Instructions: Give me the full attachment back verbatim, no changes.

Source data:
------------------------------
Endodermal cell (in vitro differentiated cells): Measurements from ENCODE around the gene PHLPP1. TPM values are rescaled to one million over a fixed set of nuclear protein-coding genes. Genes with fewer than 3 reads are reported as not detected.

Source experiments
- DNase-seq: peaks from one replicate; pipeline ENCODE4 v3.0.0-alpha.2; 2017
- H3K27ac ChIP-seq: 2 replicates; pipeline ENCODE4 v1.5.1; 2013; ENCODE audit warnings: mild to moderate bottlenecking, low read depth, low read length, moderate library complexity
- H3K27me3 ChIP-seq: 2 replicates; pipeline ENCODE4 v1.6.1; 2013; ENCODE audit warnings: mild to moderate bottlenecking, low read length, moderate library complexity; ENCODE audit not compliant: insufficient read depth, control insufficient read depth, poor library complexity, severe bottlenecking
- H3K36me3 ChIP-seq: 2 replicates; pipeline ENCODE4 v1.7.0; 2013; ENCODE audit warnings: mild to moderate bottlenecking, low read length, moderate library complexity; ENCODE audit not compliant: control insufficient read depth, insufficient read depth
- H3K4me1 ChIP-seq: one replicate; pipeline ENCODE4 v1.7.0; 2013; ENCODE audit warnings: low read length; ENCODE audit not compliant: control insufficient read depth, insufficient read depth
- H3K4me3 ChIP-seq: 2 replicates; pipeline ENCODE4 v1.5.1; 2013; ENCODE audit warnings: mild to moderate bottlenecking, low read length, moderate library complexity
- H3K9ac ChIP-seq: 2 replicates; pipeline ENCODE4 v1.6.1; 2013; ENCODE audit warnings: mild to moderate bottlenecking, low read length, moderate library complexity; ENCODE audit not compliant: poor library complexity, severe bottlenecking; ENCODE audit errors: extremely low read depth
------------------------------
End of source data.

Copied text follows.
Endodermal cell (in vitro differentiated cells): Measurements from ENCODE around the gene PHLPP1. TPM values are rescaled to one million over a fixed set of nuclear protein-coding genes. Genes with fewer than 3 reads are reported as not detected.

Source experiments
- DNase-seq: peaks from one replicate; pipeline ENCODE4 v3.0.0-alpha.2; 2017
- H3K27ac ChIP-seq: 2 replicates; pipeline ENCODE4 v1.5.1; 2013; ENCODE audit warnings: mild to moderate bottlenecking, low read depth, low read length, moderate library complexity
- H3K27me3 ChIP-seq: 2 replicates; pipeline ENCODE4 v1.6.1; 2013; ENCODE audit warnings: mild to moderate bottlenecking, low read length, moderate library complexity; ENCODE audit not compliant: insufficient read depth, control insufficient read depth, poor library complexity, severe bottlenecking
- H3K36me3 ChIP-seq: 2 replicates; pipeline ENCODE4 v1.7.0; 2013; ENCODE audit warnings: mild to moderate bottlenecking, low read length, moderate library complexity; ENCODE audit not compliant: control insufficient read depth, insufficient read depth
- H3K4me1 ChIP-seq: one replicate; pipeline ENCODE4 v1.7.0; 2013; ENCODE audit warnings: low read length; ENCODE audit not compliant: control insufficient read depth, insufficient read depth
- H3K4me3 ChIP-seq: 2 replicates; pipeline ENCODE4 v1.5.1; 2013; ENCODE audit warnings: mild to moderate bottlenecking, low read length, moderate library complexity
- H3K9ac ChIP-seq: 2 replicates; pipeline ENCODE4 v1.6.1; 2013; ENCODE audit warnings: mild to moderate bottlenecking, low read length, moderate library complexity; ENCODE audit not compliant: poor library complexity, severe bottlenecking; ENCODE audit errors: extremely low read depth